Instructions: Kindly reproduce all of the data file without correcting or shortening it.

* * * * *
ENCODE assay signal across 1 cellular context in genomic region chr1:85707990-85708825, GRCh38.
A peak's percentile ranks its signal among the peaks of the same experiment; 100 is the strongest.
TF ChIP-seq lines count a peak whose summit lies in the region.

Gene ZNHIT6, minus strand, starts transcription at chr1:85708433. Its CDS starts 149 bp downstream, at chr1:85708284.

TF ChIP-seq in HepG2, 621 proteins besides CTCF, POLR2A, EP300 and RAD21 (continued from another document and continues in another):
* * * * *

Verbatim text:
ENCODE assay signal across 1 cellular context in genomic region chr1:85707990-85708825, GRCh38.
A peak's percentile ranks its signal among the peaks of the same experiment; 100 is the strongest.
TF ChIP-seq lines count a peak whose summit lies in the region.

Gene ZNHIT6, minus strand, starts transcription at chr1:85708433. Its CDS starts 149 bp downstream, at chr1:85708284.

TF ChIP-seq in HepG2, 621 proteins besides CTCF, POLR2A, EP300 and RAD21 (continued from another document and continues in another):